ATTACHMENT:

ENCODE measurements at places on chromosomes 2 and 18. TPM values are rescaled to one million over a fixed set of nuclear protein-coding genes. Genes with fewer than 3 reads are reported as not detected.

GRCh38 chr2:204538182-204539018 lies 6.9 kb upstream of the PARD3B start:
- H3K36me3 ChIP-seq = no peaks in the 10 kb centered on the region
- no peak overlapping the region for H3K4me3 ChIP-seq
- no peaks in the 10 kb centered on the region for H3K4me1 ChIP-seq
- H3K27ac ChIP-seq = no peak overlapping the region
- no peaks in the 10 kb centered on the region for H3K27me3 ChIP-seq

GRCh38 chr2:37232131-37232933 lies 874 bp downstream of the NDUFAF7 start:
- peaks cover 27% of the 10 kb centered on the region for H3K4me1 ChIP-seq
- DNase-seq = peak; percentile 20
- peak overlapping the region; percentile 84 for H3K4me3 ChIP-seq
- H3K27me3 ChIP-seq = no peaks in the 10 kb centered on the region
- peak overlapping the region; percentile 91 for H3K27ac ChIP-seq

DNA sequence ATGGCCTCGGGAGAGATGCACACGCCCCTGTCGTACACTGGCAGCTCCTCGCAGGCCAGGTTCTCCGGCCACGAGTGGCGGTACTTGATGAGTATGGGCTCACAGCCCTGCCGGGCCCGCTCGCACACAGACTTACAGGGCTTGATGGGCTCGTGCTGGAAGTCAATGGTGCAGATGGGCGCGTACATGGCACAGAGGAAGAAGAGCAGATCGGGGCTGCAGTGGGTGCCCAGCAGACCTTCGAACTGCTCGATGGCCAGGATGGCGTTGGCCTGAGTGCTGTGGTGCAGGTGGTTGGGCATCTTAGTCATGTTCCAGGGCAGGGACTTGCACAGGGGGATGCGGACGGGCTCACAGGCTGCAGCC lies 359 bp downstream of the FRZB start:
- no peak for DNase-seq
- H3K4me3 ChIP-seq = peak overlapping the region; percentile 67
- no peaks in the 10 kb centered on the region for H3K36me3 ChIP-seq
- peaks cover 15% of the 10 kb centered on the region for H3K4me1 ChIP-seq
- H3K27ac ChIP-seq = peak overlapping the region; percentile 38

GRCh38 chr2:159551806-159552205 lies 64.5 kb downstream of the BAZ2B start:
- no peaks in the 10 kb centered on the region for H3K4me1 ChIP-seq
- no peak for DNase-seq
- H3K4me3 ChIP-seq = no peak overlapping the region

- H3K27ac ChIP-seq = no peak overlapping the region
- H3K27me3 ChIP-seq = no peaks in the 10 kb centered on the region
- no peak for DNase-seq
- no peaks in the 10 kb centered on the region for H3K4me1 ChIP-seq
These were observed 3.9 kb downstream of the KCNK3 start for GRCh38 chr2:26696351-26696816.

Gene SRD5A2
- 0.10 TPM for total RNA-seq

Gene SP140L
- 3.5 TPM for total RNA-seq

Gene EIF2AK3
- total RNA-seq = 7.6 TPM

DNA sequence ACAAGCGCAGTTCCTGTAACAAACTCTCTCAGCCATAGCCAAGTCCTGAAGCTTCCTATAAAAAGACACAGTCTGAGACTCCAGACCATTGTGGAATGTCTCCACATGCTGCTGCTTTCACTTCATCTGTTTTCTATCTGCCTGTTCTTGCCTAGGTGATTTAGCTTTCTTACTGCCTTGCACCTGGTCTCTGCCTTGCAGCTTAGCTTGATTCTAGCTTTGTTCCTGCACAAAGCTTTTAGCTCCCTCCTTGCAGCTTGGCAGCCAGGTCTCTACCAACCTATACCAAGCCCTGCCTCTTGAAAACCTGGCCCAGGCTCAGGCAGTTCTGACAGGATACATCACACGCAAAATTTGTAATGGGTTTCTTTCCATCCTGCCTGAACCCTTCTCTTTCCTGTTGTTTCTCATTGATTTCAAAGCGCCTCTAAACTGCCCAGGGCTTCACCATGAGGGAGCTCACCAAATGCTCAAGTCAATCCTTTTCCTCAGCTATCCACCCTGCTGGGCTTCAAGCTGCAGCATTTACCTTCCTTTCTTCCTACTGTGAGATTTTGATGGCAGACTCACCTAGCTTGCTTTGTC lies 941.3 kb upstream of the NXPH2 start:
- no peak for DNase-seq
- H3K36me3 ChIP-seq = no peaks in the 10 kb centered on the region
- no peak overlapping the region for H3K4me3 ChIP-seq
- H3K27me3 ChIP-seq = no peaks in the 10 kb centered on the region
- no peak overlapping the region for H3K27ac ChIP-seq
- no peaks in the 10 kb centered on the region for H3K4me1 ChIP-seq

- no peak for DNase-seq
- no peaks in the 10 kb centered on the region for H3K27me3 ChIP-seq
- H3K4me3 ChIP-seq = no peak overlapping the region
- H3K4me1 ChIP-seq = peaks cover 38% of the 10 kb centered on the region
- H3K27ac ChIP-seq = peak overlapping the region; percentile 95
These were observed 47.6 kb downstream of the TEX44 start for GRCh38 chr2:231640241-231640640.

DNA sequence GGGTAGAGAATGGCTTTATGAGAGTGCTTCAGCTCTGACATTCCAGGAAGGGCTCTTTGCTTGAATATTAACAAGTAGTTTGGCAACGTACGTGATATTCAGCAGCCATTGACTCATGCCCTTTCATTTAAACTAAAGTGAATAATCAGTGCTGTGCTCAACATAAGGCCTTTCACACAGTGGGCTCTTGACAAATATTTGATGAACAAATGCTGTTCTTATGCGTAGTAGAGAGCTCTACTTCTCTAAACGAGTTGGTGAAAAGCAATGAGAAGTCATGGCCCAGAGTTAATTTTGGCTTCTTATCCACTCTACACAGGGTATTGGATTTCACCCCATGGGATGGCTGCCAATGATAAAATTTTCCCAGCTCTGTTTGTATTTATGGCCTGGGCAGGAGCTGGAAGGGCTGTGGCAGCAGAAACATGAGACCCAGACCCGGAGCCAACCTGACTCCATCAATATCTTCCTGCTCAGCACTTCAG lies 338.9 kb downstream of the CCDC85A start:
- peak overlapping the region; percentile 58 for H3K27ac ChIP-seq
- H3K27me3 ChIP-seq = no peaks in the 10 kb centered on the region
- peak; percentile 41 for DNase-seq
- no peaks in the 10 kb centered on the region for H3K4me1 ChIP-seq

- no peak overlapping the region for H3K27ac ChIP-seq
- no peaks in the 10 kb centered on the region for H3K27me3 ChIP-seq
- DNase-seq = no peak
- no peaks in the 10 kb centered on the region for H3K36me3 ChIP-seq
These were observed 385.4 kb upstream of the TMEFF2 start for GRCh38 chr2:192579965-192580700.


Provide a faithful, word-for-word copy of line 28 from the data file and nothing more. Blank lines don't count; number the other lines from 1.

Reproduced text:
These were observed 3.9 kb downstream of the KCNK3 start for GRCh38 chr2:26696351-26696816.